On Mon, Nov 29, 2010 at 03:01:59PM -0800, John Poelstra wrote:
Disclaimer: I'm pursuing this issue because Jesse told me the
team wanted to be better integrated into the Fedora development
schedule. I'm getting the impression, however, that may not be want you
want. To be clear, I'm not trying to force a schedule on the kernel
team. Instead I want to help create something that will useful to
Fedora and to you. If neither of these objectives can be met, then my
work here is done. :) If there is a better way to approach and go it,
please let me know.
The discussion I had with Jesse about this a while ago was more related to
things like the readyness meetings should really have someone from the
kernel team representing.
> So we can say "F15 is going to be 2.6.38" now, and
that's about as
> best a guess we can do. .39 is going to be way after GA, and .37
> will be 'stale' by the time GA occurs. The exact timing of .38 however
> is tied to factors we don't control. Guessing the release date is
> pretty pointless.
I am not suggesting or saying we guess at an upstream kernel version or
that we can guarantee an upstream release date. I am asking, when
during the Fedora release process, does *Fedora* decide which upstream
version of the kernel it wants to include in it's upcoming release. In
other words, at what point in the Fedora release cycle do we stop taking
the "latest from upstream" and lock onto a version that Fedora will GA
we can usually make a guesstimate as soon as we're done with the previous release.
I don't think we've ever gotten it wrong, and had to drop back to the previous
One time we did cut things a little fine, but we ended up slipping the release
anyway, so it worked out. iirc that time, we were trying to be too aggressive
and squeeze 3 rebases in because upstream did a shorter release.
Two seems to be the limit for 6 month schedules.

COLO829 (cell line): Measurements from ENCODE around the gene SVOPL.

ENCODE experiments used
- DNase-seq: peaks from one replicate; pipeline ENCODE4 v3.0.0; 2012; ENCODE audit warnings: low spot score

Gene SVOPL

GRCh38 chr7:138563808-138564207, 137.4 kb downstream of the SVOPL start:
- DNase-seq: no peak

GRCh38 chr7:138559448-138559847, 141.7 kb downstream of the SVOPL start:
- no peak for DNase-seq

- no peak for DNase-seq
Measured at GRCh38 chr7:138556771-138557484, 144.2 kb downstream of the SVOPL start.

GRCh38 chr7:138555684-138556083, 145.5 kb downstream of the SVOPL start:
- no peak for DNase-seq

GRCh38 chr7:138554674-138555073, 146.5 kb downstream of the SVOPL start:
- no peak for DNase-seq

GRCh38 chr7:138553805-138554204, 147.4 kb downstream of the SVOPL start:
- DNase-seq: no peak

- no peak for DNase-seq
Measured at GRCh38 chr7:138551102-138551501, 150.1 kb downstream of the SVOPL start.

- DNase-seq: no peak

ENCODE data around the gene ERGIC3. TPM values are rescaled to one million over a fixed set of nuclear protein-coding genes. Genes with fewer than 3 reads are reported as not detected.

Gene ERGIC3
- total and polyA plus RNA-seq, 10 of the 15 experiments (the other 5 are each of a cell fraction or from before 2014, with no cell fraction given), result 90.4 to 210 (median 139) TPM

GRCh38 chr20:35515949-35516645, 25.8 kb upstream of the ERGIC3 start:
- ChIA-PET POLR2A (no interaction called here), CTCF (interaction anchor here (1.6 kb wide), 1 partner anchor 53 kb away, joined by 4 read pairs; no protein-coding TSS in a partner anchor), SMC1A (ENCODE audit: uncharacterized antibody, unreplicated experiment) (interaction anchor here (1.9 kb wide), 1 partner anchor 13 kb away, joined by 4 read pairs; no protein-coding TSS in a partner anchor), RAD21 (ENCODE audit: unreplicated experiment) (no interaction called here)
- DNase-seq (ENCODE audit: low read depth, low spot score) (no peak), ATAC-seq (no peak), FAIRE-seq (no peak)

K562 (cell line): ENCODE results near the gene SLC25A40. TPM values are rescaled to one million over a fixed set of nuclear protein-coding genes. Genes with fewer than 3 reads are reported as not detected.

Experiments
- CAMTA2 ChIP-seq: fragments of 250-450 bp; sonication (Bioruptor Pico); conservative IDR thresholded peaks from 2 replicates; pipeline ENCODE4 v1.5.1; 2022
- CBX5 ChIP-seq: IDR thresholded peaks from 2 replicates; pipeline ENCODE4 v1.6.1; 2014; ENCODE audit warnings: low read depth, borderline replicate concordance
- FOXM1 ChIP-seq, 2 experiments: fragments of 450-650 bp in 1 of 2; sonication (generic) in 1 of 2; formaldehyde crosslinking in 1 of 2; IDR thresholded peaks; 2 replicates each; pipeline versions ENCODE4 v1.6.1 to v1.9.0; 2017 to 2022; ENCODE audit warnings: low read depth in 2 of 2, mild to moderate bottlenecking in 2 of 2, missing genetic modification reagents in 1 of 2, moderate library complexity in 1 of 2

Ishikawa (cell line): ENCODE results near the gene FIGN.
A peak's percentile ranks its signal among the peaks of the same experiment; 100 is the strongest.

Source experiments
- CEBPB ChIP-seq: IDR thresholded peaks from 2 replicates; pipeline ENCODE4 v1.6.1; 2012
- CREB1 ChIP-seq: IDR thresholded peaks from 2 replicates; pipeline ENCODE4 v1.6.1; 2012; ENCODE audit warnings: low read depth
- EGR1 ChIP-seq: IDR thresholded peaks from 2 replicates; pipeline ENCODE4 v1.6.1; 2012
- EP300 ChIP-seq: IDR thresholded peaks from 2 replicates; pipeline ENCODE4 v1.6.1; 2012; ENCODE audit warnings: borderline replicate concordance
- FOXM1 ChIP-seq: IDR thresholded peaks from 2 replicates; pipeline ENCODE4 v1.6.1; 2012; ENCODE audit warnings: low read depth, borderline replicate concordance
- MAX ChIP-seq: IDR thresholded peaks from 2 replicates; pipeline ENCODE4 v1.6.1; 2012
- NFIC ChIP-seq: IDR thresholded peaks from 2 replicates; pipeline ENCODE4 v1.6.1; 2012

> historically, we've just kept building new candidates for as
> as we have release critical bugs. I think that criteria is more useful
> to meet than a date. There's always 'one more bug' of course, but
> the acceptance criteria for blockers near the end is pretty tight.
In Fedora 14, Dave Lehman from the anaconda team requested specific
dates to reminded that a new installer build was needed, typically a few
days before important composes. Would a similar reminder for the kernel
be helpful to make sure that important patches get testing coverage or
address blocker bugs?
> > 3) What dates and tasks are important to the kernel team
to remember AND
> > complete in order to have a smooth Alpha, Beta, and Final release cycle?
> > 4) What are important tasks that have been overlooked in the past that
> > if tracked (and set to your list as a reminder) would have helped the
> > kernel to play nicer with the rest of the Fedora release cycle?
> Disabling debug-by-default is the only real date-driven thing we do.
> Everything else is driven either by upstream release schedules, or
> by the QA team deciding if something is blocker worthy or not.
Which date should that happen on?
We usually leave debug on all the way up until the final beta, then turn it
off for final. Again, there have been exceptions. If we're seeing corruption
bugs for eg, we've left it on longer until they've been sorted.